My Lords, the change of regime is an opportunity for the lives of Zimbabweans, in Zimbabwe and in exile, to be transformed. The British Government can help with governance reform, with our Chinese friends and others. There is no greater opportunity than now to revive trade and investment opportunities, and to that end our voice in the International Monetary Fund will be very important. I share the view that Zimbabwe’s readmission to the Commonwealth is desirable and I hope that the necessary conditions and processes can be achieved.
Finally, I hope that the change of regime may help the process of resolving the problem of the pensions owed to former Crown servants who responded to the British Government’s request to stay at their post at the time of UDI, which they did, and at the time of the Lancaster House conference, which they did. As we have already discussed in and debated in this House, not least thanks to the late Lord Waddington, the pensioners have not been paid. They are grateful to Rory Stewart, the Minister for Africa, and his predecessors, particularly my noble friend Lady Anelay, for their attention to this issue, and to the officials in the Foreign Office and DfID for their commitment to finding a solution to this very difficult problem. Sir Nicholas Soames has tabled Early Day Motions in the Commons on this subject and the noble Lord, Lord Luce, a former vice-president of the now dissolved Overseas Service Pensioners’ Association, has worked to resolve the matter. I hope that the new arrangements will allow a just solution to be achieved.
My Lords, notwithstanding what has gone on in the past, I welcome the new Prime Minister’s words on creating a democratic society that will seek to solve the difficult problems in the country. While I understand that the British Government will not interfere in the affairs of Zimbabwe, but stand ready to assist the country and its people if the promises made come to fruition, it is imperative that safeguards are in place to help the many women and girls living in Zimbabwe. With an estimated population of just over 51% female, their voices need to be heard at this time of upheaval and change. More importantly, preparations need to include women and girls in any new progress towards a better-run country run for the benefit of all its citizens, whatever their gender.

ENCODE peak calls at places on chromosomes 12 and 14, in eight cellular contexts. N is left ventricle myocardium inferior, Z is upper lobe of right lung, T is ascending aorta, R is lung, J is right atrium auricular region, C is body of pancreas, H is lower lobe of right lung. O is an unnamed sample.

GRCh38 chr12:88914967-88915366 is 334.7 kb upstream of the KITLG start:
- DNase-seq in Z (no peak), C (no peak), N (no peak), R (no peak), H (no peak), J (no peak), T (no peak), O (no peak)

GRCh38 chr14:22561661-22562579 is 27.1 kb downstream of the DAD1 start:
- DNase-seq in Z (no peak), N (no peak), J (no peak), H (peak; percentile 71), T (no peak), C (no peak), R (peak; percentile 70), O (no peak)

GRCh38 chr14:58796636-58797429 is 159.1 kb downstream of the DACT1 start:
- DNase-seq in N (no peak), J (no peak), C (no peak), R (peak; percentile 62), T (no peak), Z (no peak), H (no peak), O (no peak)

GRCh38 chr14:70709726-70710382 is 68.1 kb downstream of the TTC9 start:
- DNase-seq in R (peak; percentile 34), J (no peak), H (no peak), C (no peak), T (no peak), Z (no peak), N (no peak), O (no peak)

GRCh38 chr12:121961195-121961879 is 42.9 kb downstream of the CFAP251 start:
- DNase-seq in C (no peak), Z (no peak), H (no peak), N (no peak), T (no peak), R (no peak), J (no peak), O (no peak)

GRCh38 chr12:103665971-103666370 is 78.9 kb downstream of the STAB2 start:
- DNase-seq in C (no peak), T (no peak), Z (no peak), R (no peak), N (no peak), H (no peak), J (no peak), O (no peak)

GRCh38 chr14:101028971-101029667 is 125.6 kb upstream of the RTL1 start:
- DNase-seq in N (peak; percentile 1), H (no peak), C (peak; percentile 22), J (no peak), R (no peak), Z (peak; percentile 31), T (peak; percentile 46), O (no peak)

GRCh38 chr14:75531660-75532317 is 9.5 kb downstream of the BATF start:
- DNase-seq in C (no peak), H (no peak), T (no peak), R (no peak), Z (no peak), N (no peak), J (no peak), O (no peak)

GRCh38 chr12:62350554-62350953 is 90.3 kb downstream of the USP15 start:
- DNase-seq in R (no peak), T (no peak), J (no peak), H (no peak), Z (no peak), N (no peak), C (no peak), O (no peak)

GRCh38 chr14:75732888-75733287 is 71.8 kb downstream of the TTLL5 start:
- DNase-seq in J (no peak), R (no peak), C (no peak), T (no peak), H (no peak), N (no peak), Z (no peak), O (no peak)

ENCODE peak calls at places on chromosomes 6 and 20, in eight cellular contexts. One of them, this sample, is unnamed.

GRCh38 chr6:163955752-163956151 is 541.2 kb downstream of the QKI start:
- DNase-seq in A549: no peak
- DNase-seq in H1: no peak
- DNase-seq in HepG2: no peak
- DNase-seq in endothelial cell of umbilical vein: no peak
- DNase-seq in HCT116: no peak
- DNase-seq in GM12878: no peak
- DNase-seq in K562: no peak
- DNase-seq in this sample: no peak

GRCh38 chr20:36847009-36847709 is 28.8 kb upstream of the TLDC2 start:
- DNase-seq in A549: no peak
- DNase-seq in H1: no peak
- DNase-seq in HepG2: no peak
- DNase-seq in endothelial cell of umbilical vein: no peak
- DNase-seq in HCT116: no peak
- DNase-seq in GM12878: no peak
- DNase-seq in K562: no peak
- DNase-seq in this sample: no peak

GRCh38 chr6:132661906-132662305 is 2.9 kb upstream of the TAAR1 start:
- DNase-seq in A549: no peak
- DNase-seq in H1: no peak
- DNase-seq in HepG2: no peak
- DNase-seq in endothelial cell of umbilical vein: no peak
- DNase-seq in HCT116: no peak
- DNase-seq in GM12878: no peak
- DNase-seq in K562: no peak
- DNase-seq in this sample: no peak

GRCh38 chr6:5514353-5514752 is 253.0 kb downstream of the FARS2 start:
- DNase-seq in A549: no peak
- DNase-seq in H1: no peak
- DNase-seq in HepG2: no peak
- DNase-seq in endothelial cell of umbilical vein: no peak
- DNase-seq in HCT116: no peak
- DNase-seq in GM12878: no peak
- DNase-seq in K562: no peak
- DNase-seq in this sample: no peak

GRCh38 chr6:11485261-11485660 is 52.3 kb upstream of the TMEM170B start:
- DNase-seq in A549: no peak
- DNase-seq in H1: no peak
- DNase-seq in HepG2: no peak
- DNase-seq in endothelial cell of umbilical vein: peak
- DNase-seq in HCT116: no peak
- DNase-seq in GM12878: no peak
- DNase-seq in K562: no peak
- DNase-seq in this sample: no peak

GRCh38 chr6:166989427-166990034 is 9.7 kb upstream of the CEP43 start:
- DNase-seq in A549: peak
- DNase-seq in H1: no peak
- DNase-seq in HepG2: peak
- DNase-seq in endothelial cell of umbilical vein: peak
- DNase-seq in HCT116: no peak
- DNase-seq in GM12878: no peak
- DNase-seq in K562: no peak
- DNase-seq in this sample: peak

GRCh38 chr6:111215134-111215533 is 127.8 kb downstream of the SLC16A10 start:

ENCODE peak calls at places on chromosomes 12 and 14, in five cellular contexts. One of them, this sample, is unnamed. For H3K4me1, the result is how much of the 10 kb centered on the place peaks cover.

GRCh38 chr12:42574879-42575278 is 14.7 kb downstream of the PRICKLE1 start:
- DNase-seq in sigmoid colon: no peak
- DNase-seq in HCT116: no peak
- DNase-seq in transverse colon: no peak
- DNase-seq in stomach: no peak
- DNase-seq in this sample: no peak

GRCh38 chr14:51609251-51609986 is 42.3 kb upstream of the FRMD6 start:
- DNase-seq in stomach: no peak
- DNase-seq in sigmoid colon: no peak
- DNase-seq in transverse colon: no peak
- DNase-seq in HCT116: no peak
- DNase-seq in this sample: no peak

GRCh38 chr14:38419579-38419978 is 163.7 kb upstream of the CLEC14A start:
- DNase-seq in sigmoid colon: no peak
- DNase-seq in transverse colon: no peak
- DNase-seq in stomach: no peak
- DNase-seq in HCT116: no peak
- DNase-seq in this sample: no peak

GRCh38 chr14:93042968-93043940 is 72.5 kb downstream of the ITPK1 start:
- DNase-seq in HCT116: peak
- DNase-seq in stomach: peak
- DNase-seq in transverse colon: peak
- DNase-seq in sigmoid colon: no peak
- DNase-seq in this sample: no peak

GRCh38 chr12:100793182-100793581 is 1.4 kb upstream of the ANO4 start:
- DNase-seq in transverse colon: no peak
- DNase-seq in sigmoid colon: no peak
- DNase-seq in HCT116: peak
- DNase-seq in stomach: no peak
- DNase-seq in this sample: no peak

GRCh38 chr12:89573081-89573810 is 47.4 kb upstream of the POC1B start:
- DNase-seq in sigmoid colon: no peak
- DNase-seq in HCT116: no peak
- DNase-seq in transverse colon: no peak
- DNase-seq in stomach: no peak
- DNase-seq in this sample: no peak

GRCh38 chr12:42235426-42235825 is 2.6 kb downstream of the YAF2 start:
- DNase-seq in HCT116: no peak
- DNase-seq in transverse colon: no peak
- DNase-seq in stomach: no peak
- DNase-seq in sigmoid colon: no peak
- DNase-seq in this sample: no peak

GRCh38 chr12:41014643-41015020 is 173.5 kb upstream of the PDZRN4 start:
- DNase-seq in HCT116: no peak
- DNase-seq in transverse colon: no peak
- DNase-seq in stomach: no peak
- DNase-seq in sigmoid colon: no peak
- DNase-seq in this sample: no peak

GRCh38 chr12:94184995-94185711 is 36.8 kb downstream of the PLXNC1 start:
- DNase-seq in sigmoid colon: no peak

The Human Rights Watch World Report 2017 found routine human rights abuses against women, girls and widows where,
“widows are routinely evicted from their marital homes and their property confiscated with little recourse to the formal justice system”.
At this moment, with the ruling party in power and even some military personnel given positions in the newly formed Government of Zimbabwe, what is the next move for the UK Government? What safeguards are in place and what may DfID do to help the women and girls of Zimbabwe who—like many women and girls, including widows, in many other countries—shoulder many of the injustices and hardships that a regime such as the previous Administration impose on their people?